The Irish Times view on hate crime: the case for new law

A former judge has called for legislation after a rise in hate speech aimed at minorities

Former High Court judge Bryan MacMahon, who presides at citizenship ceremonies, has called for new legislation as well as accurate information about how bad the problem is. Photograph: Dara Mac Dónaill

Former High Court judge Bryan MacMahon, who presides at citizenship ceremonies, has called for new legislation as well as accurate information about how bad the problem is. Photograph: Dara Mac Dónaill

 

Minister for Justice Charlie Flanagan should examine whether new legislation is needed to combat hate crime following increasingly frequent reports of attacks on minorities. Former High Court judge Bryan MacMahon, who presides at citizenship ceremonies, has called for new legislation as well as accurate information about how bad the problem is. The former judge, who chaired a working group on the direct provision system, which accommodates asylum seekers, said there had been “a big rise in hate speech” and he pointed to social media as one of the prime causes of the problem. He suggested that a committee should investigate it fully and provide accurate information so that new legislation can be drafted.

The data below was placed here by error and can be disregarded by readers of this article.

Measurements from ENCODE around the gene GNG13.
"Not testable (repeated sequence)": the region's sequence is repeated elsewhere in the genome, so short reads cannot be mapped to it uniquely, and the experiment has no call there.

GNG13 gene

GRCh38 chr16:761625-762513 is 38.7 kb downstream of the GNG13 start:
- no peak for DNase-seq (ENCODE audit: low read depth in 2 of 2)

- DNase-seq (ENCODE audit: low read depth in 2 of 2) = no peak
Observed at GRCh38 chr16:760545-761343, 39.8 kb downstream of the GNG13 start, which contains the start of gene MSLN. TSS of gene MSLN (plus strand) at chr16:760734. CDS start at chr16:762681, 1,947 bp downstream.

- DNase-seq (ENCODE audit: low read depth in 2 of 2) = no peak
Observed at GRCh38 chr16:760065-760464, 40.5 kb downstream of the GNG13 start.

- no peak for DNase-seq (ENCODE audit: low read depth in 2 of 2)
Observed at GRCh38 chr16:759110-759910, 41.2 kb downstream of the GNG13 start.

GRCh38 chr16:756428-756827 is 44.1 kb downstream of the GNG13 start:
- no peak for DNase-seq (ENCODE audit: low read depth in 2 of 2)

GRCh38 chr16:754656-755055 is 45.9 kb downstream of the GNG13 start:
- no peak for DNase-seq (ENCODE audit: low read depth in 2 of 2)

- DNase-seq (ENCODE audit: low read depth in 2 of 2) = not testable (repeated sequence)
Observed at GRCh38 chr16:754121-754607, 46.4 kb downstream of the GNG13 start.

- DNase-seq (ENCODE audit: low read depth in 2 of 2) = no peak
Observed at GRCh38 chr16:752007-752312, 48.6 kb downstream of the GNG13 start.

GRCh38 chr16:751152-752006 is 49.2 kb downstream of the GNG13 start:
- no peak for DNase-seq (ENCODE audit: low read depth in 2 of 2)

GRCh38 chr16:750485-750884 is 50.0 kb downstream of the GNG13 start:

There have been several recent high-profile incidents of racism in Ireland including online death threats last month against a mixed-race couple who appeared in a Lidl advert.

Social media is tremendously useful, but it can also be immensely destructive and harmful. Hate speech is particularly insidious and needs to be tackled in a coherent way. To date, the big tech companies which operate social media have reneged on their responsibilities to control hate speech on the platforms they operate. Legislation to force them to adopt the same standards as the print and broadcast media is long overdue.

There are obvious practical challenges in trying to force such powerful multinational tech companies to behave responsibly. These firms are vastly rich and powerful and their reach extends across national boundaries. But that makes it all the more critical that the authorities here and in other EU states tackle the issue in whatever way they can.

A balance must always be kept between legislation to combat hate crime and the right to freedom of speech. A clear distinction needs to be drawn between what is covered by the description of hate speech and what is merely offensive. The distinction is often not easy. That makes the case for great care in framing any new legislation but it does not justify inaction.

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